Thursday, May 11, 2006

Japanese Try to Create Markets for Whale Meat Where None Exists

Japan to sell whale meat to hospitals and bars after expanding kill quota:
Japan will try to sell whale meat at cheaper prices to hospitals, bars and restaurants after expanding its hunt in defiance of international protests, a fisheries official said Wednesday.

Environmentalists, who believe Japan's hunt is cruel and driving the mammals to extinction, have already been outraged by the glut of whale meat and the growing number of schools putting it on the menu.

The marketing drive will be part of the mission of a new whale meat trading company set up on May 1 by Japanese government agencies.

"Despite an increase in the supply of whale meat in recent years, our distribution channel was severely regulated and inefficient," said Hideki Moronuki, chief of the whaling section of the Fisheries Agency.

"We expect the new company to explore different sales routes including hospitals, popular bars and restaurant chains," he said.

"As whale meat is full of protein and low-fat -- good traits for health -- the new sales company is targeting hospitals as one of its consumers," he said.

"We hope whale meat will be enjoyed by as many people as possible at a lot cheaper price, hopefully at the same price as tuna."

Japan last year doubled its annual kill to about 850 minke whales and extended the hunt to other whales considered endangered.

Arguing that whale meat is part of its traditional diet, Japan has studiously ignored international protests, including Greenpeace and other environmentalists who dogged the Japanese fleet in the Antarctic from December.

If it was part of the Japanese' "traditional diet" there wouldn't be a glut, and they wouldn't be trying to develop a market, by feeding it to captive markets: Patients in hospitals and children in schools.
But in a rare victory, fishing giant Nissui and four other firms recently donated their shareholdings in an existing whale company to the government after Greenpeace launched a pressure campaign targeting their other products overseas.

Japan officially stopped whaling in the 1987-1988 season in line with an international moratorium.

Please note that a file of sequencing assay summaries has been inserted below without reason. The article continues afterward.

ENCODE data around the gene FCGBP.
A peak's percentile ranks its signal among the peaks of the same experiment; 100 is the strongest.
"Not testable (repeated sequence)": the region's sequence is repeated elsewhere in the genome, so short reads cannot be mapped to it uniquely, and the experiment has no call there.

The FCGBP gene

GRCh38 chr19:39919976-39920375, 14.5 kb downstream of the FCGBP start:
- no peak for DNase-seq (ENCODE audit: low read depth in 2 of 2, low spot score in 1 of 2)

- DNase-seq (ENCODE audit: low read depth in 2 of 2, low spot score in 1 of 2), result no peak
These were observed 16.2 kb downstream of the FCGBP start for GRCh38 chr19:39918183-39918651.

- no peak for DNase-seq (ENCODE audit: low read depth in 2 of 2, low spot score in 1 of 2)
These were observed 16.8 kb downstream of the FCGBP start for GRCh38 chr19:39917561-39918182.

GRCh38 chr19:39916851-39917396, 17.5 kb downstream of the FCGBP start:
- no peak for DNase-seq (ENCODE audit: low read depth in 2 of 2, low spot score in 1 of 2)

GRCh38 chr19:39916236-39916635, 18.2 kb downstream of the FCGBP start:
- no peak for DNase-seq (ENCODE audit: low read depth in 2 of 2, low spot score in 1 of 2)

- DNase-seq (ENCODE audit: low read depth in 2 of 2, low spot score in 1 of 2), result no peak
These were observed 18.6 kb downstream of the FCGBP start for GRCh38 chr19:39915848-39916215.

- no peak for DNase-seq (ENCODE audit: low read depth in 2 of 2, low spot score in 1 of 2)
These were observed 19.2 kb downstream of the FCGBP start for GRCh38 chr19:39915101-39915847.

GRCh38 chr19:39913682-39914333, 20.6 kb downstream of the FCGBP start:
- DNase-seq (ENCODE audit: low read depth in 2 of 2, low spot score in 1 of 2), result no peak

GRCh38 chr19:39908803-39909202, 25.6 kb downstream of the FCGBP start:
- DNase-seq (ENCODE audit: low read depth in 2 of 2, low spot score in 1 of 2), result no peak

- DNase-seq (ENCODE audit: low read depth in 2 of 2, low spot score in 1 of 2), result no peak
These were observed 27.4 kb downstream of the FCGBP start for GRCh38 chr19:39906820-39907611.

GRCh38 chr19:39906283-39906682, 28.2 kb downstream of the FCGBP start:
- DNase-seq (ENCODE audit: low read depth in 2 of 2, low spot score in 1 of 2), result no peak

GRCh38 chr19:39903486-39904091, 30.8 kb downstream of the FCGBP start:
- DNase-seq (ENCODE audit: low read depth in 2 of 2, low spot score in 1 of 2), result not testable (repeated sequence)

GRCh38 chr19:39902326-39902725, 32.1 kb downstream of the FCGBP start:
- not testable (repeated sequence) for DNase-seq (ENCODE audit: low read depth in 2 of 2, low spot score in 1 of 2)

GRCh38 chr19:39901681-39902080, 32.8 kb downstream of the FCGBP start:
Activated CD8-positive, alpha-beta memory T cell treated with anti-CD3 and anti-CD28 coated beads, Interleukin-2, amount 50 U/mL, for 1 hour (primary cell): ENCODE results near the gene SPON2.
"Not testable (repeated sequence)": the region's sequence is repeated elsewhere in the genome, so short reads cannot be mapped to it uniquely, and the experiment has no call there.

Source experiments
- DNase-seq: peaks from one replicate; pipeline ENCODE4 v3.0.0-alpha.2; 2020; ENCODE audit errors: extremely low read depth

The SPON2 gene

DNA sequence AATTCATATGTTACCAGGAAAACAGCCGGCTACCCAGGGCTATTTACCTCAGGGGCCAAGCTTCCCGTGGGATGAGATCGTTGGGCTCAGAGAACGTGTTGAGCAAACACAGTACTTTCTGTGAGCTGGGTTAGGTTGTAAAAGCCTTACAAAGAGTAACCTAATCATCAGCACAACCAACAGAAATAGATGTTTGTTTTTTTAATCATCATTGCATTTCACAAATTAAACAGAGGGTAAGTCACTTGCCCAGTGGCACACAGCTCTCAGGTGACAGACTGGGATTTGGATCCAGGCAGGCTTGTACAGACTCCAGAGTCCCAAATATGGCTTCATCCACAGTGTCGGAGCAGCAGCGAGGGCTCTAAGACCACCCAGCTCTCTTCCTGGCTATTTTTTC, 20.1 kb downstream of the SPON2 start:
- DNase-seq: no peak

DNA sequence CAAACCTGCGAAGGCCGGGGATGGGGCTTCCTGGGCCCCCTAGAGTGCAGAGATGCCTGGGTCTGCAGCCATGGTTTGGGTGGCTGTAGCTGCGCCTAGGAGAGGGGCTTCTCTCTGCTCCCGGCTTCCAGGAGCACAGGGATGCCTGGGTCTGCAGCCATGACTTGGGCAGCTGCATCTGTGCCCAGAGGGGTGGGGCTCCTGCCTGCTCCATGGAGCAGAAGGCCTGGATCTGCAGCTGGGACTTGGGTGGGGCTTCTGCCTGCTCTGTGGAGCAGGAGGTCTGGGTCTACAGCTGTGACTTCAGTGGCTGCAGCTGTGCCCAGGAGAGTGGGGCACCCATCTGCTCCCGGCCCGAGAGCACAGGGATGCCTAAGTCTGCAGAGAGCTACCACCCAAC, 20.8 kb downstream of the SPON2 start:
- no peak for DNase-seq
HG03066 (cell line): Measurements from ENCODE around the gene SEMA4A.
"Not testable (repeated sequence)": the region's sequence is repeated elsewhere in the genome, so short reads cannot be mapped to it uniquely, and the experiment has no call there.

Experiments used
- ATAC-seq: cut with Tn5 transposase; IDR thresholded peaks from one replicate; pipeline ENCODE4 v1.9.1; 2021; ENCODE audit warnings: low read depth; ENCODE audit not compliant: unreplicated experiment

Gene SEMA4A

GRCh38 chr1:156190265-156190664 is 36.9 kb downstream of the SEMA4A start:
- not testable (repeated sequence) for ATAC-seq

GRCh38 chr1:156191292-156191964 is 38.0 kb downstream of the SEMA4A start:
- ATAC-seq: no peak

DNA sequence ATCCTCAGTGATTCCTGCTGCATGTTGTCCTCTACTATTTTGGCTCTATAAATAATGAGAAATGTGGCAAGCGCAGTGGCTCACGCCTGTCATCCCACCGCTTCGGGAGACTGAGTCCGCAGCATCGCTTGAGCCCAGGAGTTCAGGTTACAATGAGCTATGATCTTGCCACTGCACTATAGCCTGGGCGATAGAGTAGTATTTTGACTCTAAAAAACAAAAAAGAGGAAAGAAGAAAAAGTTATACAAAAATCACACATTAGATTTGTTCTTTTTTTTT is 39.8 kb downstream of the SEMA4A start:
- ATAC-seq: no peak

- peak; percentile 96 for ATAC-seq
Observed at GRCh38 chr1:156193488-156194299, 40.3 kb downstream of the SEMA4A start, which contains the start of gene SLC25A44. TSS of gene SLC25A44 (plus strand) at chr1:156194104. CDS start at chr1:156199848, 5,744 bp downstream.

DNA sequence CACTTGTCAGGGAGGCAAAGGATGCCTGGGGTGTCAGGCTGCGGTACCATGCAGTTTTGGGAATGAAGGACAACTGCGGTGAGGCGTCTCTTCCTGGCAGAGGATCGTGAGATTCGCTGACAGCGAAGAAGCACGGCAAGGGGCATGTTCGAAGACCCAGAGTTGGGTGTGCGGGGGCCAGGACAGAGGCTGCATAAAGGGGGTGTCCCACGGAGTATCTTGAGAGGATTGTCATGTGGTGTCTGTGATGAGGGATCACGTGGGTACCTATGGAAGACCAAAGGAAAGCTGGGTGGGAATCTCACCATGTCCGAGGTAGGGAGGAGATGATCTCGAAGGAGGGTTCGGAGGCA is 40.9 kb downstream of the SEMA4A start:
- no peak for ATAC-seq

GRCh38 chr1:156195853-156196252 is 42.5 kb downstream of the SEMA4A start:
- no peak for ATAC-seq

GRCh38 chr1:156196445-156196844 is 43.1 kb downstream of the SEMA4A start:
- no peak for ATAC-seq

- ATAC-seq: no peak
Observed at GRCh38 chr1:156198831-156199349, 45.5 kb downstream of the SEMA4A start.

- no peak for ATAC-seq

But it has since used a loophole that allows "research" whaling, while making no secret that the meat ends up on Japanese dinner tables.

"It is a common knowledge for biologists that research with killing is necessary to know basic information of whales such as age and sex," Moronuki said, in a position disputed by Western scientists.
During drive hunts, fishermen panic and confuse migrating pods of dolphins and other small whales with loud banging, then herd them, by the hundreds, into shallow coves, and then butcher them one by one. Every year, some 20,000 small cetaceans of several species, some of which are endangered, including bottlenose dolphins, striped dolphins, spotted dolphins, Risso’s dolphins, short-finned pilot whales, white-sided dolphins, and false killer whales, are killed or taken in the drives, sometimes illegally. The hunts have been universally condemned by marine experts around the world as brutal, inhumane, and unsustainable, but pleas to stop them have fallen on deaf ears. Therefore, we, marine scientists and zoo and aquarium professionals, are asking for your support to bring this unconscionable practice to an end. [More]
Before the suspension of commercial whaling, Japan killed 20,000 tons worth of the meat each year.

The figure dropped dramatically to 1,500 tons immediately after the ban, but has risen to 3,000 tons in the 2000 fiscal year and 4,000 tons in the last fiscal year, Moronuki said.

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